Staying Safe on RealSelf
RealSelf provides a supportive platform for you to discuss treatments, share your journey, and connect with members and doctors. We want you to have a positive experience as part of our community, and these resources and tips can help.
Making Smart Choices
Your safety and security are important to us. We suggest these steps to help you stay healthy and safe.
RealSelf respects your right to share your experiences anonymously. You can help keep your personal information private by making sure you only share what you’re comfortable making public.
- Choose a username that does not include your real name or email address.
- Don’t post your phone number, address, email, or social network accounts.
- Make sure your photos don’t show identifying marks or tattoos. Tip: You can always blur or crop them out before sharing.
Finding the right provider to suit your needs is one of the most important choices you’ll make.
- Read member reviews for multiple treatment providers, including multiple reviews for anyone you’re considering booking a treatment with.
- Browse before and after photos posted by both reviewers and the medical provider.
- Read the doctor’s answers to questions from other community members.
- Consult multiple doctors, and bring our list of 13 Questions to Ask at Your Plastic Surgery Consultation to your appointments.
Authenticity and Moderation
All reviews on our site are moderated by a highly trained team before they’re published. Among other checks, they ensure the reviewer doesn’t have a conflict of interest, like being a family member or on the doctor’s staff. Learn more.
If you are concerned about the authenticity of a review, please contact us, and the RealSelf Escalation Team will investigate it.
HARASSMENT AND BULLYING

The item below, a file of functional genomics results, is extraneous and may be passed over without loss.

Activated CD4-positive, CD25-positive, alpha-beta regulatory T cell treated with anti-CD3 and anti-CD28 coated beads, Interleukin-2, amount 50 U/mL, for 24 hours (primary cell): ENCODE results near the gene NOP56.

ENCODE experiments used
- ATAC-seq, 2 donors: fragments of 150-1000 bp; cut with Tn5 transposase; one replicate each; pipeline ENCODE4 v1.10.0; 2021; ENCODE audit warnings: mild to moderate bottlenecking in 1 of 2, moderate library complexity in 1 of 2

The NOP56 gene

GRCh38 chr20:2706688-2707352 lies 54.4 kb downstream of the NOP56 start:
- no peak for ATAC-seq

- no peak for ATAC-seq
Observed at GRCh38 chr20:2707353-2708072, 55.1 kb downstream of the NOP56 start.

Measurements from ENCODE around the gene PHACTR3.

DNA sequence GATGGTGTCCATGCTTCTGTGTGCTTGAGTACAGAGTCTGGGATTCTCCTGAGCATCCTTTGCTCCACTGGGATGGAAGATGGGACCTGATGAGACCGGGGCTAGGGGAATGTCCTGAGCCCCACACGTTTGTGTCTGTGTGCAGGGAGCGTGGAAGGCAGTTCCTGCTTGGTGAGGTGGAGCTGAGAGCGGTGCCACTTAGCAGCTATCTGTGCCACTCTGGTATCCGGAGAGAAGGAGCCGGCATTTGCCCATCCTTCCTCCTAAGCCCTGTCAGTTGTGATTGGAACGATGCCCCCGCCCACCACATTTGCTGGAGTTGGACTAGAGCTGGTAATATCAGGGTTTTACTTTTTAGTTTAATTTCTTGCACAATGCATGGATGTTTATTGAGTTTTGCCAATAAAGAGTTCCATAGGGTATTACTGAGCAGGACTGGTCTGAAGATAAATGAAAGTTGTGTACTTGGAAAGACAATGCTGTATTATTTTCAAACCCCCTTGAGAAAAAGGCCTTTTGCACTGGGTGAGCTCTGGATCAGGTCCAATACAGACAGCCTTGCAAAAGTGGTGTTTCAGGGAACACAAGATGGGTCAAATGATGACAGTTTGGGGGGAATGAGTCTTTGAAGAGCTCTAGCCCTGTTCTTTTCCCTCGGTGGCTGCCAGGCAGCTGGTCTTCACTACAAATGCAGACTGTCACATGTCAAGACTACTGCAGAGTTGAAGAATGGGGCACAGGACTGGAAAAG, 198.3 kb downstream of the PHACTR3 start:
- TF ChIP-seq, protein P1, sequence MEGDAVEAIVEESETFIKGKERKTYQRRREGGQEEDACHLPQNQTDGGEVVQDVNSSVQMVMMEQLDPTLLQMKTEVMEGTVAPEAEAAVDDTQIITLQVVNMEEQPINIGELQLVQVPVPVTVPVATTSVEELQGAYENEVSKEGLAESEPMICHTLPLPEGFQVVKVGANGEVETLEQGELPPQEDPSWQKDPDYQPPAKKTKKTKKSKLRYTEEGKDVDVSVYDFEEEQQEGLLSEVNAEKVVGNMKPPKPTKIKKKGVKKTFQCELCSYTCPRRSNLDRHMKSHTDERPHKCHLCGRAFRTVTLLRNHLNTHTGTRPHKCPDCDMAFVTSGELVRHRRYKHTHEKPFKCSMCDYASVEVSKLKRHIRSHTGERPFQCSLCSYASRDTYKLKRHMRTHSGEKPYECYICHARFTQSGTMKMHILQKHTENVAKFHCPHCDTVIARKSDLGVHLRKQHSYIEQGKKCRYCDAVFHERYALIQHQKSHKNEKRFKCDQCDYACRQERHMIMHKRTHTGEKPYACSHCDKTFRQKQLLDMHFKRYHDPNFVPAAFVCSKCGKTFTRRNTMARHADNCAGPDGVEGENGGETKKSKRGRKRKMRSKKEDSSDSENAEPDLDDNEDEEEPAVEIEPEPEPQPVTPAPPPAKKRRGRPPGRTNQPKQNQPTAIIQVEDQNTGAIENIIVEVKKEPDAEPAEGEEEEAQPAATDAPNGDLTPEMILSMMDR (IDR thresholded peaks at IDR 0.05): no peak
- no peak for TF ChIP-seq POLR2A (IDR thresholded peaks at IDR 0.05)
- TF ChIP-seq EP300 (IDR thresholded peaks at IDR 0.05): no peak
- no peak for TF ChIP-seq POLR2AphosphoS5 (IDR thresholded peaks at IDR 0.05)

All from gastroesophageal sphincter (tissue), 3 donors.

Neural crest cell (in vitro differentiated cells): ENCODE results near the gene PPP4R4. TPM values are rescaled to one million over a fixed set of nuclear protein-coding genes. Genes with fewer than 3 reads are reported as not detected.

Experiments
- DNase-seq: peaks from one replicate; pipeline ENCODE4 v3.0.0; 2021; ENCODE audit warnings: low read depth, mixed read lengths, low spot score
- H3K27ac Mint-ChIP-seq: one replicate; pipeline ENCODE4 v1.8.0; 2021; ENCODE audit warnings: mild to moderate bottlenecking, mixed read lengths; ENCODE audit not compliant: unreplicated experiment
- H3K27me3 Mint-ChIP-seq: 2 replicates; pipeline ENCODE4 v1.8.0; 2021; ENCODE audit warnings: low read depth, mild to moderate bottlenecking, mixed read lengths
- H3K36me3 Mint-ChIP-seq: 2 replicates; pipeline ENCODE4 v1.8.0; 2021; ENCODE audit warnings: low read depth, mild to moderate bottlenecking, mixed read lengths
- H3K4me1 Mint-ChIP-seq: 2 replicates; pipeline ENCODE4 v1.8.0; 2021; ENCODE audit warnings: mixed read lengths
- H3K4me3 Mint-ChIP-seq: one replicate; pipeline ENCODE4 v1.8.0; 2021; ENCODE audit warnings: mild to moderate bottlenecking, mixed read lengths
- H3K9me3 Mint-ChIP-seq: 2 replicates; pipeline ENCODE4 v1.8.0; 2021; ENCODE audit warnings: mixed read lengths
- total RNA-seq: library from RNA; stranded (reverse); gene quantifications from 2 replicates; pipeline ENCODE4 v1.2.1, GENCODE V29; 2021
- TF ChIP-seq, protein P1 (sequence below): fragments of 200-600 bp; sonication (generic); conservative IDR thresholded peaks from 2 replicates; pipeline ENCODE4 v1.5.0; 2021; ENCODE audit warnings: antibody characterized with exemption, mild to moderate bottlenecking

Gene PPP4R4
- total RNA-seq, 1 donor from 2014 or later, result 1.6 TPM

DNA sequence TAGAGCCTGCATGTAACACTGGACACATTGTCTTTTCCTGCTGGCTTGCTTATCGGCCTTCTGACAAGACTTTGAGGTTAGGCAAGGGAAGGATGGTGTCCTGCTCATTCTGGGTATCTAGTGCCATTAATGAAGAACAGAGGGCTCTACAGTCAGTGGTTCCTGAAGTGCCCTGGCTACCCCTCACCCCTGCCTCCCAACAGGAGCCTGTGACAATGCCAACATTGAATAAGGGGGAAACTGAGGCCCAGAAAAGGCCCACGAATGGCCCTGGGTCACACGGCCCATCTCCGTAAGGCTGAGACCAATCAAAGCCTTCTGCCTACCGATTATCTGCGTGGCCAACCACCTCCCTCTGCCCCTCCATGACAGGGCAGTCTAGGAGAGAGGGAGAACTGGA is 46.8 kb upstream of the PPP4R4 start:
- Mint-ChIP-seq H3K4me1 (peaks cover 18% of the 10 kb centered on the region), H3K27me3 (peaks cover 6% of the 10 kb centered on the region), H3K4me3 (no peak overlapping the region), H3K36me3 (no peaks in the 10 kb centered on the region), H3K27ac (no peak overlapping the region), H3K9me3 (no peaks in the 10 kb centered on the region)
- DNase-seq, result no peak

It’s illegal to threaten, harass, or intimidate someone online. It’s also a violation of RealSelf’s Code of Conduct and Terms of Service.
The vast majority of community members on RealSelf are friendly and helpful, but if you encounter someone who is violating our Code of Conduct, please contact us and let us know what’s happening. It’s helpful to include the person’s username and a link to their inappropriate comment(s) in your email to us.
Bottom line: If someone is bothering you, we want to know about it.
Mental Health and Personal Safety
BODY DYSMORPHIC DISORDER
What is it?
Body dysmorphic disorder (BDD) is a mental health condition that affects nearly 5 million people in the United States. It’s characterized by obsessive thinking (more than an hour a day) about an imagined or slight flaw in your appearance. This fixation is so intense that it eventually leads to problems functioning at home, work, or school.
BDD may manifest itself in repetitive behaviors like constantly checking the mirror, seeking reassurance from others, and picking at your skin. Those who suffer from the disease may also avoid social situations, become obsessed with cosmetic surgery, or wear hats, scarves, and makeup to camouflage perceived flaws.
Do I have it?
Take the Body Dysmorphic Disorder Self-Test to see if you should seek help from a psychologist or physician.
Where can I learn more?
Find out more about Body Dysmorphic Disorder from the International OCD Foundation.
SUICIDE AND SELF-HARM
Where can I find crisis support?
If you or someone you know is considering suicide or self-harm, please call the National Suicide Prevention Lifeline at 1-800-273-TALK (8255) to speak with a trained crisis counselor 24/7. A crisis worker will work to help identify options and information about mental health services in your area.
Where can I find more information about suicide prevention?
Where can I find more information about preventing self-harm?
The National Alliance on Mental Illness has information about understanding self-harm, treatment, and what to do if someone you know is self-harming.
Last modified: June 4th, 2019